More than 100 people arrested in the Kenyan port city of Mombasa have appeared in court on charges of membership of Somalia's Islamist militant group, al-Shabab, police say.
Police raided a mosque in the city on Sunday, saying militants were carrying out training there.
At least two people are feared dead in ensuing riots, which lasted hours.
Kenya has been under pressure to crack down on militants blamed for a spate of attacks, including the Westgate siege.
Somalia's al-Qaeda-affiliated al-Shabab Islamists have carried out a series of attacks in Kenya, in what they say is retaliation for Nairobi's decision to deploy troops to Somalia to hunt them down.
It said its militants stormed the Westgate shopping centre last year, sparking a four-day siege in which at least 67 people were killed.
In another development, four Somali men were charged with possessing explosives and attempting to commit a terrorist act after a small blast last month at the main airport in the capital, Nairobi.
Police initially said the blast was caused by an exploding light bulb.
During the Mombasa raid on the Masjid Musa mosque on Sunday, some youths raised a black flag associated with al-Shabab.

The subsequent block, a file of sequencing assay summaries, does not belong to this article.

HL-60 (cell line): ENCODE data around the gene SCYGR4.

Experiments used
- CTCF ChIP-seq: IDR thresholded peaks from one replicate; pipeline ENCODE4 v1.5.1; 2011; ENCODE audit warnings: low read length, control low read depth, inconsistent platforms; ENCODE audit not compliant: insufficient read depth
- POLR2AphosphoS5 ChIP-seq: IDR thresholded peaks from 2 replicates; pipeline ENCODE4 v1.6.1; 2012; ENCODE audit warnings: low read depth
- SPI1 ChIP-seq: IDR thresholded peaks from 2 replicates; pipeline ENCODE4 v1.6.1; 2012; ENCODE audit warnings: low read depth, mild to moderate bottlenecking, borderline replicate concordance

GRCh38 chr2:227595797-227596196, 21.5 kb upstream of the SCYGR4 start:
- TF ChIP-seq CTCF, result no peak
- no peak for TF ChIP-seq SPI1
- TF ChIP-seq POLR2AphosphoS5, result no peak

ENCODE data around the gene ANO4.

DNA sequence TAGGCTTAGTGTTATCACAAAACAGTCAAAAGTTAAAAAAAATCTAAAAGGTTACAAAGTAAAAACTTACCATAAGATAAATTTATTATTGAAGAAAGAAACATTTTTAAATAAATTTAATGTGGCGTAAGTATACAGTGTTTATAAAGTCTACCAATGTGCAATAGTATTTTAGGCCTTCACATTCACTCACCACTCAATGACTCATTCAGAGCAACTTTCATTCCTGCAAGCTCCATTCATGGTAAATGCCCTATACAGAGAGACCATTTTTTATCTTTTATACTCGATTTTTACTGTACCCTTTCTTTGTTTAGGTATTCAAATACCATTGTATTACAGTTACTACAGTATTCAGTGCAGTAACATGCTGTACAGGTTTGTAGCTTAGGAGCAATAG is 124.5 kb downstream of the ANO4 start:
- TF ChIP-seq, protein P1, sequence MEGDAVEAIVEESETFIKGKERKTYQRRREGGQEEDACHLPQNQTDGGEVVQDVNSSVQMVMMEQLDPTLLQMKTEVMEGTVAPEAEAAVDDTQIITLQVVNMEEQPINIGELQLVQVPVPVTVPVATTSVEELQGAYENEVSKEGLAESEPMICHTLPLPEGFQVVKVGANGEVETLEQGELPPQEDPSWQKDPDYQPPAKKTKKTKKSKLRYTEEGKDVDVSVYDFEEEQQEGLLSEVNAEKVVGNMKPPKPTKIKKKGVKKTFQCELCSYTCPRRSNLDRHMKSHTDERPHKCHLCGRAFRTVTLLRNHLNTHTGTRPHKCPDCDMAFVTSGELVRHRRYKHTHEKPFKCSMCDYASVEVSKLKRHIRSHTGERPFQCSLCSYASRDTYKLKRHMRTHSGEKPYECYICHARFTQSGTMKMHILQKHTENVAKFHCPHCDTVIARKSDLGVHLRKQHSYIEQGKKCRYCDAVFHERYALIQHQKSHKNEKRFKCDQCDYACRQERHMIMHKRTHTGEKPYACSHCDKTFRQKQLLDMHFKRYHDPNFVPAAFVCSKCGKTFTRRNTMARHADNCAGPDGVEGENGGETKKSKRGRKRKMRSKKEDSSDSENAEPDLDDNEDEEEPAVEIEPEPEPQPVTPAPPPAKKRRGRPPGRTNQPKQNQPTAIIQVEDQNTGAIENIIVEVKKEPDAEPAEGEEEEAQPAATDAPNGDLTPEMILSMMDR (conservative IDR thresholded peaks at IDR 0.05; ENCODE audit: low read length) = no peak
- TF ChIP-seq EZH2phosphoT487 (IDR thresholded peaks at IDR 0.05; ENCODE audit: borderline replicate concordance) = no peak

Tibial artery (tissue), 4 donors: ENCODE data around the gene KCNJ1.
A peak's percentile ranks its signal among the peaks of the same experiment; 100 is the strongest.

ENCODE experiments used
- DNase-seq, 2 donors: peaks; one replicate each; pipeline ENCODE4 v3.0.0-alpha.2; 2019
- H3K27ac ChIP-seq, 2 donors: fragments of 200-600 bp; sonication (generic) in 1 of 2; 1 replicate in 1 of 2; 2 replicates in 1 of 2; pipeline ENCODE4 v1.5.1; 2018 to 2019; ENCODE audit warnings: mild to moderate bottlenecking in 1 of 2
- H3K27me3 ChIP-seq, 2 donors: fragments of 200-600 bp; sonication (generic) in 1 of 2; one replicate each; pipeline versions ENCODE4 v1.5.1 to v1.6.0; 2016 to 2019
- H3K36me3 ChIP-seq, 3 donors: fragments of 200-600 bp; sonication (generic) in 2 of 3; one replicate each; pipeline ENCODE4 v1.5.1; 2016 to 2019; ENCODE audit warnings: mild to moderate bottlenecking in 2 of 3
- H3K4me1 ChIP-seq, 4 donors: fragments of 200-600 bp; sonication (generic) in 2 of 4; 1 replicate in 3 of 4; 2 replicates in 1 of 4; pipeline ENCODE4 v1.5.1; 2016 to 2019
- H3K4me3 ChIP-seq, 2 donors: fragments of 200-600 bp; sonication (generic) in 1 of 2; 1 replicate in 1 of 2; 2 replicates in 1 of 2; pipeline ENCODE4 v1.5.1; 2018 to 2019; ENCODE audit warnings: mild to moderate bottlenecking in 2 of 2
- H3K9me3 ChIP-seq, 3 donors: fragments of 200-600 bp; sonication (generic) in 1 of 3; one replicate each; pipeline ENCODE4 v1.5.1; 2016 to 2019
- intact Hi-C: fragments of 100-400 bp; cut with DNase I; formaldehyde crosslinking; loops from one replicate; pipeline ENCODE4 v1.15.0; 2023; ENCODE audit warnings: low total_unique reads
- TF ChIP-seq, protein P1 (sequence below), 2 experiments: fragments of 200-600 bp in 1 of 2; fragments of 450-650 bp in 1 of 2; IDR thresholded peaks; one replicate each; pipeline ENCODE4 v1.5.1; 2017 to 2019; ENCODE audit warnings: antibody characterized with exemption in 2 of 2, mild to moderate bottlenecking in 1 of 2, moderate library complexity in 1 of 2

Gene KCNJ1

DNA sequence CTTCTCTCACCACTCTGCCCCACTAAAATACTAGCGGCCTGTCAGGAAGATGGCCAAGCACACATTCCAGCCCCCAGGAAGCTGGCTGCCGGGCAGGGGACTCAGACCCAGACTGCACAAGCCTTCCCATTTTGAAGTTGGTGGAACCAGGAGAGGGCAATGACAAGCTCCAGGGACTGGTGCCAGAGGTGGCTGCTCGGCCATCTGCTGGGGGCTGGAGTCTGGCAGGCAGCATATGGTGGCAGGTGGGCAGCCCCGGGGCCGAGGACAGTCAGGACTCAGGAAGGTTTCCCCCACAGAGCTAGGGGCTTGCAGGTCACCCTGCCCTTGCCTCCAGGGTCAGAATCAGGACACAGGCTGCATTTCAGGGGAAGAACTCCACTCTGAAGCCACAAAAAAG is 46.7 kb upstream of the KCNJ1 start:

The 129 people arrested during the riots which followed were remanded in custody until Friday, when they will be asked to plead.
Police fired live rounds and teargas during the protests, and said they had been shot at.
Senior Mombasa police officer Henry Ondieki told the Daily Nation newspaper that youths had distributed leaflets on jihad at the mosque.
"This is not a mosque for prayers but a base for recruiting Muslim youths to engage in terrorist activities," he was quoted as saying by the newspaper.
The mosque is said to have attracted radical followers for a number of years.
In August 2012, unknown gunmen shot dead radical cleric Aboud Rogo, who used to preach in the same mosque.
He had been accused of recruiting and fundraising for al-Shabab. His death sparked days of rioting in the city, which has a large Muslim population.
Police seized laptops and DVDs in Sunday's raid.
One of those reported killed is said to have been a police officer.
A local rights group criticized the police action.
"There was no need for excessive force and the police should have restrained themselves to avoid bloodshed," the Associated Press quoted Khalid Hussein, an official with Haki Africa, as saying.